Debra J. Saunders
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ST. PAUL -- "The Republican Party will not stand by while Gov. (Sarah) Palin is subjected to sexist attacks," Carly Fiorina, the former head of Hewlett-Packard and constant McCain booster, told a press conference at the Republican National Convention Wednesday. "I don't believe American women are going to stand for it either."

Flanked by a cadre of GOP women, Fiorina observed that "every one of us" has been dismissed as "a show horse not a workhorse."

Whoa, Nellie.

Has there been sexism in the coverage of McCain's choice of running mate? Absolutely. Newspapers would never run stories asking whether a father can fulfill his parental and official duties as vice president. And the scrutiny of Palin's hair has been far more severe than that of Joe Biden's reputed hair plugs.

That said, the Palin pile-on is the result of much more than sexism. The political press corps' lack of familiarity with Palin, the liberal bent endemic to this profession, the sheer surprise that Palin was McCain's pick, the public's curiosity about the political newcomer, the fact that 15,000 journalists were eager to write compelling copy -- all of these were contributing factors.

Like much in life, the reaction to Palin is complicated. To attribute the whole can of worms to sexism is a mistake. The GOP is not the victimhood party; it is not the party of grievances, but the party of overcoming grievances. It's the party that can boast, as Palin did Wednesday night, "Do you know the difference between a hockey mom and a pit bull? Lipstick."

At the Fiorina-led press conference, Camp McCain came perilously close to crossing the line into the land of whining and recriminations. The land of losers.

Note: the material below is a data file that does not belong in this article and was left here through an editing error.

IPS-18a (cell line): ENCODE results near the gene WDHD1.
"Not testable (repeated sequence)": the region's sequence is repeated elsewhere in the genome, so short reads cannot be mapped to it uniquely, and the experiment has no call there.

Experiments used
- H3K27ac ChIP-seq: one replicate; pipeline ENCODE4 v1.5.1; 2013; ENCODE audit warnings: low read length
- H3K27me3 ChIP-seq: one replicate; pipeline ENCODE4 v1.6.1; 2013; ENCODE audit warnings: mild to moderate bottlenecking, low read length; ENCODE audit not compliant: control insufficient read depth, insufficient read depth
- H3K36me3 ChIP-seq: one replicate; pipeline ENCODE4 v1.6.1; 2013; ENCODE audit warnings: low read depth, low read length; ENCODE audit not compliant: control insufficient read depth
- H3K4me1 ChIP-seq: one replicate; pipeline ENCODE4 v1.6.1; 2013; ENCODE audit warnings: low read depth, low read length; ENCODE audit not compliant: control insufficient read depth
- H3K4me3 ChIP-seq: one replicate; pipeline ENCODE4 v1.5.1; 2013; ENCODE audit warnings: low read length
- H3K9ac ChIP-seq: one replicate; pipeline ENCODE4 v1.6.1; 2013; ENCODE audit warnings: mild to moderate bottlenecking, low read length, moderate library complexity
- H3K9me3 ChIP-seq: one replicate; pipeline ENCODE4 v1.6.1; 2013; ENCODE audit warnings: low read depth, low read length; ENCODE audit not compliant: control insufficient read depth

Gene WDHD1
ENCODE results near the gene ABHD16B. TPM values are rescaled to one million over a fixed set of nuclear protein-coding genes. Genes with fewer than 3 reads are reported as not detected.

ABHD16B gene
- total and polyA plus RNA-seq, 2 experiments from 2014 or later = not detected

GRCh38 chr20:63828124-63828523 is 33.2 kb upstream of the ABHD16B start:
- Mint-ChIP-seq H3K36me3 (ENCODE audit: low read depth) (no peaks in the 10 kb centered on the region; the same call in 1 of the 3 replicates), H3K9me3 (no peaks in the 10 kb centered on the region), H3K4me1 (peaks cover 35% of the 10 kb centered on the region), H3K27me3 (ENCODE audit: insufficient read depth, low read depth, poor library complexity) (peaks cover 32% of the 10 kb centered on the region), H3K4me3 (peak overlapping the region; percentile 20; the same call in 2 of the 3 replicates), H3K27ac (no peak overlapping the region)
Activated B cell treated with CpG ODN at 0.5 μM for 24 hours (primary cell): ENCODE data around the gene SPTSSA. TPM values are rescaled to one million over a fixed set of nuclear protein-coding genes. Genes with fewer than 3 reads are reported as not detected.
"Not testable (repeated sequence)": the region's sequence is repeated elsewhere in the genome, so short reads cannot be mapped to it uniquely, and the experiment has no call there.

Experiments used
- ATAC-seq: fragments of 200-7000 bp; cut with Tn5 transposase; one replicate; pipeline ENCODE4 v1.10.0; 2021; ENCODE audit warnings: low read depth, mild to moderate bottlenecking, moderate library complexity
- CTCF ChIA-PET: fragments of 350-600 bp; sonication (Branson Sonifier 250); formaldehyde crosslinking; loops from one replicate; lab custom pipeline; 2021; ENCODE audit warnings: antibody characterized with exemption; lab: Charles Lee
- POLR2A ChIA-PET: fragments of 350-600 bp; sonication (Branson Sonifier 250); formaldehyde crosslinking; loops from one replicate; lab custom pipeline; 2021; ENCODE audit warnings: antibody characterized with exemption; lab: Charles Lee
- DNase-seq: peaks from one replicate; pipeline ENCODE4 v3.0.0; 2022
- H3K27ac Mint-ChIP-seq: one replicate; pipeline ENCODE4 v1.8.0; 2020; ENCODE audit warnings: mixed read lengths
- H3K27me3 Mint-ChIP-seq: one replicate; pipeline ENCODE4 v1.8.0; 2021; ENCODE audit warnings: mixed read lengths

It's one thing to be justifiably angry, it's another to be self-destructive.

Or as Palin herself told Newsweek in response to Team Hillary's charges of sexist media coverage, "When I hear a statement like that coming from a woman candidate with any kind of perceived whine about that excess criticism, or maybe a sharper microscope put on her, I think, 'Man, that doesn't do us any good, women in politics, or women in general, trying to progress this country.'"

And: "I don't think it bodes well for her, a statement like that."

It dilutes the message.

Thus, it was refreshing to see Hawaii Gov. Linda Lingle take on those who argue that governing Alaska is just small change. Former New York Mayor Rudy Giuliani followed by comparing Palin's experience -- deemed insufficient to qualify her as a running mate -- with that of Barack Obama, who began running for the White House after two years in the U.S. Senate.

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Debra J. Saunders


 
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